1. Pre-heat the oven to 160°c.
  2. Rub the pork belly with salt and pepper then place in the oven and allow to roast for 90 minutes-2 hours or until the belly is cooked through.
  3. Remove the belly from the oven and allow to cool then carefully slice off the bones and place the belly in the fridge to chill completely.
  4. Place the roasted pork bones in a large pot then add all the remaining broth ingredients. Bring the broth the a boil then turn down the heat and allow to simmer for 2-3 hours or until the broth is golden brown in colour and deeply aromatic.
  5. Strain the broth then set aside.
  6. When you are ready to serve, slice the cold pork belly then warm in the broth for 5 minutes.
  7. Serve the pork belly with the noodles, boiled egg and spring onions and top with the broth.
  8. Serve immediately.
Nutrition Facts
Pork belly Ramen
Amount Per Serving
Calories 593 Calories from Fat 495
% Daily Value*
Total Fat 55g 85%
Saturated Fat 20g 100%
Cholesterol 95mg 32%
Sodium 1528mg 64%
Potassium 503mg 14%
Total Carbohydrates 7g 2%
Sugars 1g
Protein 17g 34%
Vitamin A 51.8%
Vitamin C 2%
Calcium 3.3%
Iron 9.2%
* Percent Daily Values are based on a 2000 calorie diet.

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Showing 18 comments
  • Reply

    This looks just delicious Alida! And your photos are just stunning!

  • DGee
    Reply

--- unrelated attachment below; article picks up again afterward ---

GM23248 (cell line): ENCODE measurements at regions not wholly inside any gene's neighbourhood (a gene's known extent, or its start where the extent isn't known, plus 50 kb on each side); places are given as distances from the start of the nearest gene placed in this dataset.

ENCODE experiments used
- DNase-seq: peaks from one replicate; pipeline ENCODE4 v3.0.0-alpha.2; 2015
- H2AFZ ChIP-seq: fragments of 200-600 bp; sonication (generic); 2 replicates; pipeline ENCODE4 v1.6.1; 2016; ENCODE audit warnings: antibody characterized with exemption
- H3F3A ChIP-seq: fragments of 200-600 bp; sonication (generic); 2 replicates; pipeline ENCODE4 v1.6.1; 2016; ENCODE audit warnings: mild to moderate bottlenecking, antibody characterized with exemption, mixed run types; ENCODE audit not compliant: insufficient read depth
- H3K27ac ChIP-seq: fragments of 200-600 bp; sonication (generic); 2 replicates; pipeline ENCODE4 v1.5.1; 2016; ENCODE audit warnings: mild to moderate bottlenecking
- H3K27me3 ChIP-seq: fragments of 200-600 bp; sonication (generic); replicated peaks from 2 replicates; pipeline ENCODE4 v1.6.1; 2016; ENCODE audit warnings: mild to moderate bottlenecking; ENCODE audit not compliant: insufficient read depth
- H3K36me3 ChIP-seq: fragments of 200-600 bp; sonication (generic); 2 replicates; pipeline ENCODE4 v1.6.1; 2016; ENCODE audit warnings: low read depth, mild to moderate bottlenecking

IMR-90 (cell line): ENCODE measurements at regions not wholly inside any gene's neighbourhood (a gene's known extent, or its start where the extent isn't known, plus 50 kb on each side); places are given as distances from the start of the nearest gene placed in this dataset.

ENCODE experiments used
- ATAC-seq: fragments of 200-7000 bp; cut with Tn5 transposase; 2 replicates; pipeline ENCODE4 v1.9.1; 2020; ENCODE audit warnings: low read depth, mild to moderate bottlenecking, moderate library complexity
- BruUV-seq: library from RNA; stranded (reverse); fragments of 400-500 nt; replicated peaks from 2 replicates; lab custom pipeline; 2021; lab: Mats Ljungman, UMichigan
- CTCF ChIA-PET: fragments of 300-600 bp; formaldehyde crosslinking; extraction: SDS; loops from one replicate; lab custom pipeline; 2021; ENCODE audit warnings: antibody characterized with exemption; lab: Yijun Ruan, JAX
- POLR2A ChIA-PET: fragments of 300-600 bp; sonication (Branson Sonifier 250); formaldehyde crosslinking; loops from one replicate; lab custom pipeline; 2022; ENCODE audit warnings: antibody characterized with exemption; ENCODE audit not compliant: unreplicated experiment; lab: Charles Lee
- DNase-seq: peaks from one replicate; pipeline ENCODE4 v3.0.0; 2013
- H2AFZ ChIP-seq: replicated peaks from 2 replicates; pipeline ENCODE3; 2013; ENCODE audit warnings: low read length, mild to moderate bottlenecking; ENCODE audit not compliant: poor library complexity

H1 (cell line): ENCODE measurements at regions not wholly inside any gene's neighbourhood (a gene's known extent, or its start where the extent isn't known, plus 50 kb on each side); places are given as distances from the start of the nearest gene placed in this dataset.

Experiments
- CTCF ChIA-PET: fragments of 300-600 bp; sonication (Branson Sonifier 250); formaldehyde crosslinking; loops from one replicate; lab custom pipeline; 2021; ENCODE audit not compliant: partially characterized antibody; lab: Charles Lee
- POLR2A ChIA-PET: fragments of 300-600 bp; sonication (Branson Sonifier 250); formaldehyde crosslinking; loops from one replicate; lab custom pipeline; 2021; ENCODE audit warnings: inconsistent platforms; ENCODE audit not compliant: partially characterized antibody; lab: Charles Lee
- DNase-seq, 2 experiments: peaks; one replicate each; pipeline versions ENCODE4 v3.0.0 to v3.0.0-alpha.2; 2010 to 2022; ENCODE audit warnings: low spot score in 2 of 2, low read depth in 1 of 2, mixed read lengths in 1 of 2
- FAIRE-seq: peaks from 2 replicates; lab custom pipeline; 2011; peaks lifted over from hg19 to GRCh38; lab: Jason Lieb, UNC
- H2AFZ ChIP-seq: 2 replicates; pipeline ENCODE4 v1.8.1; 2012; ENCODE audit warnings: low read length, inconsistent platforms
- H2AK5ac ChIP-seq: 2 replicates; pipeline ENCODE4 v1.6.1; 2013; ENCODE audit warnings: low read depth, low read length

Used Smoked Boczek (pork belly) fresh from my father in law’s smoke house in Poland. It really did over power the broth but still tasty. Will learn for next time. Great recepie.

  • Ashley
    Reply

    What type of noodles do you use? I’m new to this scene ?

    • Alida Ryder
      Reply

      I use egg noodles from my Asian grocer but you can really use any noodles you want.

  • Jordan basing
    Reply

    This recipe is delicious! So easy! I even used just pork belly strips as I struggled to find pork belly on the bone in the uk, it was still amazing. An absolute staple in my recipe book.

    • Alida Ryder
      Reply

      Using pork belly strips is a great idea. SO glad you liked it.

  • Mi May Man
    Reply

    WOW! Delicious ^__^

  • Aly
    Reply

    How many does this recipe serve?

  • Connie
    Reply

    Pork belly isn’t smoked like bacon, its just fresh pork! We also call it side pork!

    • Alida Ryder
      Reply

      Yup! Smoked pork would over power the other ingredients in this broth.

  • Sabrina
    Reply

    This ramen sounds incredible! Awesome pictures too!

  • Jason
    Reply

    I love this recipe, I’ve made it 4 times now and every time people rave about it. The reason I even looked for this specific dish is because I go to a Japanese restaurant in San Diego called Tajima and they have pork belly ramen soup that tastes exactly like this, it’s so similar they could have possibly stolen your recipe! Anyway, I can’t get bone in pork belly so I buy the de-boned type and use pork neck bones for the broth. I was making it at my parents house in Arizona and couldn’t find neck bones or belly so I used spare ribs for the broth, and pork sirloin in place of the belly, that also works. So if you can’t get the exact ingredients, still make it, it turns out amazing every time.

    • Alida Ryder
      Reply

      Jason, you don’t know how much your comment means to me. As I have never had proper ramen before, I was so worried that the flavours in mine wouldn’t be authentic so this is such a big compliment. Thanks so much for letting me know how much you love this recipe.

    • Jennifer
      Reply

      Jason: In a pinch just remember that bork belly is essentially bacon that hasn’t been sliced yet.